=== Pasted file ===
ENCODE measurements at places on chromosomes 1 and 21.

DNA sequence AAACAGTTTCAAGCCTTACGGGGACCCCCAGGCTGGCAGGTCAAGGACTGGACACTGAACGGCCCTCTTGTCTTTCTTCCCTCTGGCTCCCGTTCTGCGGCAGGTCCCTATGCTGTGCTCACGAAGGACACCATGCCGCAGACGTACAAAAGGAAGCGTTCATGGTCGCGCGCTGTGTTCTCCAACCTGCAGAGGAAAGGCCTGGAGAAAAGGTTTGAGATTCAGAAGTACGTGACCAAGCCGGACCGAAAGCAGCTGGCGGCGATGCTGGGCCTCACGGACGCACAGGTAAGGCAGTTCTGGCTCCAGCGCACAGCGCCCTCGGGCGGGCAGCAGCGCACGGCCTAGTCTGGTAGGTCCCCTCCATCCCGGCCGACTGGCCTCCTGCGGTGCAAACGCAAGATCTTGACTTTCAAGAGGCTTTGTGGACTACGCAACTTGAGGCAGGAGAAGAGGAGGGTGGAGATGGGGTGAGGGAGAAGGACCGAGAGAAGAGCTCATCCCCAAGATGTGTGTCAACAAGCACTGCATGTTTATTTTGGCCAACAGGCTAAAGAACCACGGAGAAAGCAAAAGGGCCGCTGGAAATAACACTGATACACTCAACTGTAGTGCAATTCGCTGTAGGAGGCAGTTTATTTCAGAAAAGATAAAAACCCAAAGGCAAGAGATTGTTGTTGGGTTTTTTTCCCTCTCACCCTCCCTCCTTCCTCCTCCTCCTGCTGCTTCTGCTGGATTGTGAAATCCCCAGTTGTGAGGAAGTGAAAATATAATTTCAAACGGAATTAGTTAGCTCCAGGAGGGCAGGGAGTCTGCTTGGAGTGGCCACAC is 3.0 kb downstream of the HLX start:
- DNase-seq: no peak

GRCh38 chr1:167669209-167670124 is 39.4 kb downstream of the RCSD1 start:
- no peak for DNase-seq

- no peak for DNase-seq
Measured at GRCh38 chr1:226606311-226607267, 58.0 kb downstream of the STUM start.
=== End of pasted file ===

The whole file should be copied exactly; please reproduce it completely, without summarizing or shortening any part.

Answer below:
ENCODE measurements at places on chromosomes 1 and 21.

DNA sequence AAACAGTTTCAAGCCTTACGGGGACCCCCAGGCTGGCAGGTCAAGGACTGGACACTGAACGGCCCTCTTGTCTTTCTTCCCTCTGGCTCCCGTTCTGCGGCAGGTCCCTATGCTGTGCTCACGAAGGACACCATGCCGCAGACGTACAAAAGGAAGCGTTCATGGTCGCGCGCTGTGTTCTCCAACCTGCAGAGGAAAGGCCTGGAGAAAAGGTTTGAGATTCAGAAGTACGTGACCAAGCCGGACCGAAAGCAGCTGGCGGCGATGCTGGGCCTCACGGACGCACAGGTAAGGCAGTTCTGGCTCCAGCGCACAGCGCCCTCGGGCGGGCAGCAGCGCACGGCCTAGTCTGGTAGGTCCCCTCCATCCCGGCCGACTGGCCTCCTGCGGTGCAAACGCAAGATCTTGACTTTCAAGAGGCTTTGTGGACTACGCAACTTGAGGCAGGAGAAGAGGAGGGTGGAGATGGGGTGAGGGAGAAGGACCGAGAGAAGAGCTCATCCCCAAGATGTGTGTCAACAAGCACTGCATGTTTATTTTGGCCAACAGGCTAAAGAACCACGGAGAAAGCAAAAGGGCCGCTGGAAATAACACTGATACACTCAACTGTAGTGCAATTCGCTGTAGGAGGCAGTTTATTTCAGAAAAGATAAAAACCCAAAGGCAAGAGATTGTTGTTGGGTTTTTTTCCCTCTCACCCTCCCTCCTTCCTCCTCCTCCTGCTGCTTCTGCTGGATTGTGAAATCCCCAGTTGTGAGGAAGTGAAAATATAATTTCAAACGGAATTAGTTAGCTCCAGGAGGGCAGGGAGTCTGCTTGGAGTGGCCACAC is 3.0 kb downstream of the HLX start:
- DNase-seq: no peak

GRCh38 chr1:167669209-167670124 is 39.4 kb downstream of the RCSD1 start:
- no peak for DNase-seq

- no peak for DNase-seq
Measured at GRCh38 chr1:226606311-226607267, 58.0 kb downstream of the STUM start.